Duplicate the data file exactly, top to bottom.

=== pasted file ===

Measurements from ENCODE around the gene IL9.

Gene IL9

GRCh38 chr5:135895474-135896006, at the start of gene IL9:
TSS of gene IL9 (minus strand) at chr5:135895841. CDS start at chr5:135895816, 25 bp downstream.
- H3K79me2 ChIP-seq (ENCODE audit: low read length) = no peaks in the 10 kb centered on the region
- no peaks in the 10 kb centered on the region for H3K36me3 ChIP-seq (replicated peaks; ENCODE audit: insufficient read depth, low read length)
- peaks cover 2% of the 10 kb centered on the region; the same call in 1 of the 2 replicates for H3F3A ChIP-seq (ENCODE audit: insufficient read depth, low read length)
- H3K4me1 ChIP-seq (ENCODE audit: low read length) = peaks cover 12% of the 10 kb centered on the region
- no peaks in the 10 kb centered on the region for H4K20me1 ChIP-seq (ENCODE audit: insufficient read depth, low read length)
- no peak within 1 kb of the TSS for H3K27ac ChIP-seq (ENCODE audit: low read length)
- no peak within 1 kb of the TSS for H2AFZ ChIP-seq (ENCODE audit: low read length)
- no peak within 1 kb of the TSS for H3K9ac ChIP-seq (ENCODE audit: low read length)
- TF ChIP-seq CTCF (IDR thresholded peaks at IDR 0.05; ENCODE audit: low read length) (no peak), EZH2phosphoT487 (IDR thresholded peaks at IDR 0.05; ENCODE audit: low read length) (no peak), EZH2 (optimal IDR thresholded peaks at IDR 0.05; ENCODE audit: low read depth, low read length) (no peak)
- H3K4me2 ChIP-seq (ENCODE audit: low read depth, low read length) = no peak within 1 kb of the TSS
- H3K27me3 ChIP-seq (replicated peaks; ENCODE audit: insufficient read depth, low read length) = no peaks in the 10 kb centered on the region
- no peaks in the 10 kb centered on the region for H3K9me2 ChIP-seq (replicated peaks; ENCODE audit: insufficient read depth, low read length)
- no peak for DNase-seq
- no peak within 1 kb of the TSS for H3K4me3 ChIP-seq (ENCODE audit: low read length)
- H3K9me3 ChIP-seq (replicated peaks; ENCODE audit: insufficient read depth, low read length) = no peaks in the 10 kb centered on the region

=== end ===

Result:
Measurements from ENCODE around the gene IL9.

Gene IL9

GRCh38 chr5:135895474-135896006, at the start of gene IL9:
TSS of gene IL9 (minus strand) at chr5:135895841. CDS start at chr5:135895816, 25 bp downstream.
- H3K79me2 ChIP-seq (ENCODE audit: low read length) = no peaks in the 10 kb centered on the region
- no peaks in the 10 kb centered on the region for H3K36me3 ChIP-seq (replicated peaks; ENCODE audit: insufficient read depth, low read length)
- peaks cover 2% of the 10 kb centered on the region; the same call in 1 of the 2 replicates for H3F3A ChIP-seq (ENCODE audit: insufficient read depth, low read length)
- H3K4me1 ChIP-seq (ENCODE audit: low read length) = peaks cover 12% of the 10 kb centered on the region
- no peaks in the 10 kb centered on the region for H4K20me1 ChIP-seq (ENCODE audit: insufficient read depth, low read length)
- no peak within 1 kb of the TSS for H3K27ac ChIP-seq (ENCODE audit: low read length)
- no peak within 1 kb of the TSS for H2AFZ ChIP-seq (ENCODE audit: low read length)
- no peak within 1 kb of the TSS for H3K9ac ChIP-seq (ENCODE audit: low read length)
- TF ChIP-seq CTCF (IDR thresholded peaks at IDR 0.05; ENCODE audit: low read length) (no peak), EZH2phosphoT487 (IDR thresholded peaks at IDR 0.05; ENCODE audit: low read length) (no peak), EZH2 (optimal IDR thresholded peaks at IDR 0.05; ENCODE audit: low read depth, low read length) (no peak)
- H3K4me2 ChIP-seq (ENCODE audit: low read depth, low read length) = no peak within 1 kb of the TSS
- H3K27me3 ChIP-seq (replicated peaks; ENCODE audit: insufficient read depth, low read length) = no peaks in the 10 kb centered on the region
- no peaks in the 10 kb centered on the region for H3K9me2 ChIP-seq (replicated peaks; ENCODE audit: insufficient read depth, low read length)
- no peak for DNase-seq
- no peak within 1 kb of the TSS for H3K4me3 ChIP-seq (ENCODE audit: low read length)
- H3K9me3 ChIP-seq (replicated peaks; ENCODE audit: insufficient read depth, low read length) = no peaks in the 10 kb centered on the region